Last Updated: 6/23/06
Attack on Chicago thwarted

Seven people arrested during an FBI raid in the US city of Miami have been charged with conspiring to work with al-Qaeda and under its control.

They were taken from a warehouse in Miami's Liberty City area on suspicion of planning to attack Chicago's Sears Tower and other targets.

The suspects are believed to be Muslim, and include five US citizens and two foreigners, including a Haitian.

Reports say they were infiltrated by a US agent posing as an al-Qaeda member.

No weapons were found in the Miami warehouse, and the seven had not posed any immediate danger, the FBI said.

Officials told US media there was no direct connection between the suspects and al-Qaeda or any other international terror organisations.

"They have been described to us by sources as wannabes or sympathisers," Mani Garcia, city editor of the Miami Herald newspaper, told the BBC World Service.

A man claiming links to the arrested men later told the news channel CNN that they were a peaceful religious group, who studied Allah.

According to a federal indictment, the men were conspiring to "levy war against the United States".

They have been charged with conspiring to blow up both the Sears Tower, the tallest building in the United States, as well as the FBI building in North Miami Beach.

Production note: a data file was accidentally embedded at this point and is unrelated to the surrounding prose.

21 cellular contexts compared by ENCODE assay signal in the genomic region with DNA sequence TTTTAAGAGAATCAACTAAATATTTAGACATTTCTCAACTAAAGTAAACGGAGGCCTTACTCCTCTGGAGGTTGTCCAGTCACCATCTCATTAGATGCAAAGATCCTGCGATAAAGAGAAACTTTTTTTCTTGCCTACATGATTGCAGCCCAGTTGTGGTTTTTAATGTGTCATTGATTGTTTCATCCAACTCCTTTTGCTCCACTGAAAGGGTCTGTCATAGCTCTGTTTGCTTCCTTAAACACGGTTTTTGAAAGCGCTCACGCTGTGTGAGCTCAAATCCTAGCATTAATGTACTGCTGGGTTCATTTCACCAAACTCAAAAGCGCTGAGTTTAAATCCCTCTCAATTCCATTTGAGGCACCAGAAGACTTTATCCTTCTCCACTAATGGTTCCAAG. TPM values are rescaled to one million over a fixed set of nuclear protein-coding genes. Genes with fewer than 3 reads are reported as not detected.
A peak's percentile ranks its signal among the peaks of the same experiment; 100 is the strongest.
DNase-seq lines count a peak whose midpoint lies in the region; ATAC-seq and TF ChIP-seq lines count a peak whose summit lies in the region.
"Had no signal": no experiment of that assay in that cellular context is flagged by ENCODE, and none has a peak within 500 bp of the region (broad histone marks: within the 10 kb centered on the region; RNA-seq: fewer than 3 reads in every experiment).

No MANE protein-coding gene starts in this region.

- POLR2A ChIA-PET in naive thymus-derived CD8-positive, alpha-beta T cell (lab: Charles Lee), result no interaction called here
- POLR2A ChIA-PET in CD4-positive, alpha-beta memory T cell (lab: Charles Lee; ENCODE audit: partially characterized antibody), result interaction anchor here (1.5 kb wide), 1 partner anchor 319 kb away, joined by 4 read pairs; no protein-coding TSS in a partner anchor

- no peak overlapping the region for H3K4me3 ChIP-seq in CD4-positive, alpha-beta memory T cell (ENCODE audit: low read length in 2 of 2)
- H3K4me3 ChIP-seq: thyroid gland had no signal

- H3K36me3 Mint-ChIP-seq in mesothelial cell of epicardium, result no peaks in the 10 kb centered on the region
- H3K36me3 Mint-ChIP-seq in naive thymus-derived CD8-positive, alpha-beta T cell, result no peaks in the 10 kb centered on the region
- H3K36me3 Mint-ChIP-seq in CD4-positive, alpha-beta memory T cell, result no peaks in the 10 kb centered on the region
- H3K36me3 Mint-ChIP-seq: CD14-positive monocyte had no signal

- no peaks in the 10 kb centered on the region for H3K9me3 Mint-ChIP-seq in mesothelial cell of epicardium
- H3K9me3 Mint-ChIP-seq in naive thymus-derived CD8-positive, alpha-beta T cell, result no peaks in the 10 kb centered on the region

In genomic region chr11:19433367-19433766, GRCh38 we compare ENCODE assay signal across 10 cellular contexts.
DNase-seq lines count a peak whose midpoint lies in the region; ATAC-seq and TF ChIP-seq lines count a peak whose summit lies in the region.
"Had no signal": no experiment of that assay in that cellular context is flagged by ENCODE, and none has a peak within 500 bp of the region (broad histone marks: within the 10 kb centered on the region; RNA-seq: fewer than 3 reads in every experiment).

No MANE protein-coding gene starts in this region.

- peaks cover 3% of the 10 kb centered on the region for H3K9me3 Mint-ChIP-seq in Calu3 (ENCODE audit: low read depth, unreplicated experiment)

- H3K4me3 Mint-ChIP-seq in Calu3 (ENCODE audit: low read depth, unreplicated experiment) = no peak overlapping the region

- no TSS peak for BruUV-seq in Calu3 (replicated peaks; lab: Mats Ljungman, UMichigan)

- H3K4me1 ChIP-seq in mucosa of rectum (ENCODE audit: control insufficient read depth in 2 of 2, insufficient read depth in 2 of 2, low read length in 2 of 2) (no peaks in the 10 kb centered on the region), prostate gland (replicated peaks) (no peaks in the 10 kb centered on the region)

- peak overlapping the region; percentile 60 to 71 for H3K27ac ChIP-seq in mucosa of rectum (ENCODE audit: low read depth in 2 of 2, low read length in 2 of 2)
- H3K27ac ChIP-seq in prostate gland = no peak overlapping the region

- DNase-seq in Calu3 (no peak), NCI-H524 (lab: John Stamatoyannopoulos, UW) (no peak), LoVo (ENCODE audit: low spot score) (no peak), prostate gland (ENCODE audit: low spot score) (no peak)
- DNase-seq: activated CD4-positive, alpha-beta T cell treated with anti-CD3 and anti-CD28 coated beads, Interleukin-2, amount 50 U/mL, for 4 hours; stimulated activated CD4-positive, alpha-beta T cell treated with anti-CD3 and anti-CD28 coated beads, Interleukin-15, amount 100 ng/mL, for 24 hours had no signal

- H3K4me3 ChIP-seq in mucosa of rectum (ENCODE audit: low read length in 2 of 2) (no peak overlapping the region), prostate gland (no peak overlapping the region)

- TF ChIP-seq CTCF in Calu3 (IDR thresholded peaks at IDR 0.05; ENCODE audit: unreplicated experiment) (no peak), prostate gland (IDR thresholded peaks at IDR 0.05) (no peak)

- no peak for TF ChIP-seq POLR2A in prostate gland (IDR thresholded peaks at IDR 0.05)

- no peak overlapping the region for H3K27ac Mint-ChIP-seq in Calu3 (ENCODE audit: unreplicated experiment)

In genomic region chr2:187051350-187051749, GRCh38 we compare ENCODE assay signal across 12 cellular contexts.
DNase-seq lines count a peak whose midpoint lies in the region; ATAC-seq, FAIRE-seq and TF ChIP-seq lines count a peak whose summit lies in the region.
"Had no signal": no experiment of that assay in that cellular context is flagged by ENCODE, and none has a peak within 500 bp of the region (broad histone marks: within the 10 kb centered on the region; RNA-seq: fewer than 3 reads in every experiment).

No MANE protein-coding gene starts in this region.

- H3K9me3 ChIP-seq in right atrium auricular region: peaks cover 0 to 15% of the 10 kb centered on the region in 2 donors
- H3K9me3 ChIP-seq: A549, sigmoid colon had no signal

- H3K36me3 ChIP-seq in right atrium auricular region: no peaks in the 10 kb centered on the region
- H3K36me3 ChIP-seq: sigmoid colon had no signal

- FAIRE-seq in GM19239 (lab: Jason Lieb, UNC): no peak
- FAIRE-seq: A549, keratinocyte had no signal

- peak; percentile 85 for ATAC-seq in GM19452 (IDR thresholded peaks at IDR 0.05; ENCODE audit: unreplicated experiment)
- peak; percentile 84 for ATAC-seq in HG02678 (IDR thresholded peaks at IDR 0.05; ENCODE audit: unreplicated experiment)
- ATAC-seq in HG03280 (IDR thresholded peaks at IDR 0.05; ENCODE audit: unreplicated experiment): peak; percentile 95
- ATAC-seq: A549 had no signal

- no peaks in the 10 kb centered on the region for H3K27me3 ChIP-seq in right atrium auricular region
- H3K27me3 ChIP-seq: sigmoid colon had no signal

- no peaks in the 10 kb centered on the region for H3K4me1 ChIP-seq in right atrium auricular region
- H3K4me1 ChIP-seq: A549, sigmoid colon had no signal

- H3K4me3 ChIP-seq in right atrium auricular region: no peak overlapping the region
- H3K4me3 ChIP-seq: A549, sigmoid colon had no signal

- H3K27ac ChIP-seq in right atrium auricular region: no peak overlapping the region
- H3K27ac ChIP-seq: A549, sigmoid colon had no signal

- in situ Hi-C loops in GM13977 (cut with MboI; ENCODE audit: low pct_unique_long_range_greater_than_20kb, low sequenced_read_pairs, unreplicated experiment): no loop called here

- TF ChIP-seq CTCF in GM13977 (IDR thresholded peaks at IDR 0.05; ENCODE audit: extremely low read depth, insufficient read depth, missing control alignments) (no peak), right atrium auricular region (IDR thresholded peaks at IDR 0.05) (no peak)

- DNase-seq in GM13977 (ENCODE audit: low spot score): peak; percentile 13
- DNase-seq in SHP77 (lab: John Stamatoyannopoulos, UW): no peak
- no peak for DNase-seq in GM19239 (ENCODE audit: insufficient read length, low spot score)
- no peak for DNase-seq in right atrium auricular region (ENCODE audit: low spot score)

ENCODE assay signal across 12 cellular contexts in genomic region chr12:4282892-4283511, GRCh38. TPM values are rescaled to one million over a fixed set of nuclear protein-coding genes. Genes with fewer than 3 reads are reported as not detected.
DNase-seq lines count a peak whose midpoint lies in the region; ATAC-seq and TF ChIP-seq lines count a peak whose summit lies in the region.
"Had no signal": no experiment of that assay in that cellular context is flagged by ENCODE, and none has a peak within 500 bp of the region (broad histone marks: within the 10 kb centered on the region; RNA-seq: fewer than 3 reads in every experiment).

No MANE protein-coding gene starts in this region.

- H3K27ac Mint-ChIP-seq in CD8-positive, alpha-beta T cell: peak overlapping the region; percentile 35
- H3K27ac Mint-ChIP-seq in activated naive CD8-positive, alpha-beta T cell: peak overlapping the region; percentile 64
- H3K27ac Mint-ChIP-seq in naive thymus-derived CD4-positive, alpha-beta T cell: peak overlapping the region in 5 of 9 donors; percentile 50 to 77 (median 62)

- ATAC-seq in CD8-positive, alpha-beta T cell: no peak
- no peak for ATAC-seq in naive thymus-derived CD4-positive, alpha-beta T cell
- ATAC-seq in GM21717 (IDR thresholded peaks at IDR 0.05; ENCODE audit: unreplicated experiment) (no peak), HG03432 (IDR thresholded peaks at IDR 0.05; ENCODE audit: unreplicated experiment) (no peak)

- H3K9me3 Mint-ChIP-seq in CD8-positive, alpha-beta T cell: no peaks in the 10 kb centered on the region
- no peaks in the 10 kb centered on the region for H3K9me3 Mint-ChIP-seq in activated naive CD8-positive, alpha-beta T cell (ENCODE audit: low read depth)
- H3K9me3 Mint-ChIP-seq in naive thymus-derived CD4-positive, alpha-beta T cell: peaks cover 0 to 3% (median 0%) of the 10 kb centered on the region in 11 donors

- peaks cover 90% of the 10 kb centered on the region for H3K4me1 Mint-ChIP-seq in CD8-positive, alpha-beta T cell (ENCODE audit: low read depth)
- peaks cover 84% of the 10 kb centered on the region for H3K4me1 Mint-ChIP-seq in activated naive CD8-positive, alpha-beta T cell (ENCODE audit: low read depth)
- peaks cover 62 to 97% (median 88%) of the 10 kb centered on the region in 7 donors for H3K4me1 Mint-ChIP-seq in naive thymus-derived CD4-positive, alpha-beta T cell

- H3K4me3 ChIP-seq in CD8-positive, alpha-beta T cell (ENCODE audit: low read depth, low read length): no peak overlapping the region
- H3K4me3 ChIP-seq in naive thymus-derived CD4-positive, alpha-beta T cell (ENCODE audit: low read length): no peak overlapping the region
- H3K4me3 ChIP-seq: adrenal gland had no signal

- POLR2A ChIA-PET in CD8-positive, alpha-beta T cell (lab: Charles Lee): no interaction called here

The indictment names Narseal Batiste, who allegedly asked an undercover agent he thought was from al-Qaeda for help to build an "Islamic Army to wage Jihad", the indictment said.

He is said to have told the agent he and his five "soldiers" wanted al-Qaeda training and planning for a "full ground war" against the US in order to "kill all the devils we can".

His mission would "be just as good or greater than 9/11", Batiste said, according to the indictment.

US Attorney General Alberto Gonzales has been giving more details of the raids at a news conference.

Neighbours in Miami's poor Liberty City area said the men apparently slept in the warehouse where they were arrested.

"They would come out late at night and exercise. It seemed like a military boot camp they were working on there. They would come out and stand guard," said Tashawn Rose.

BBC News

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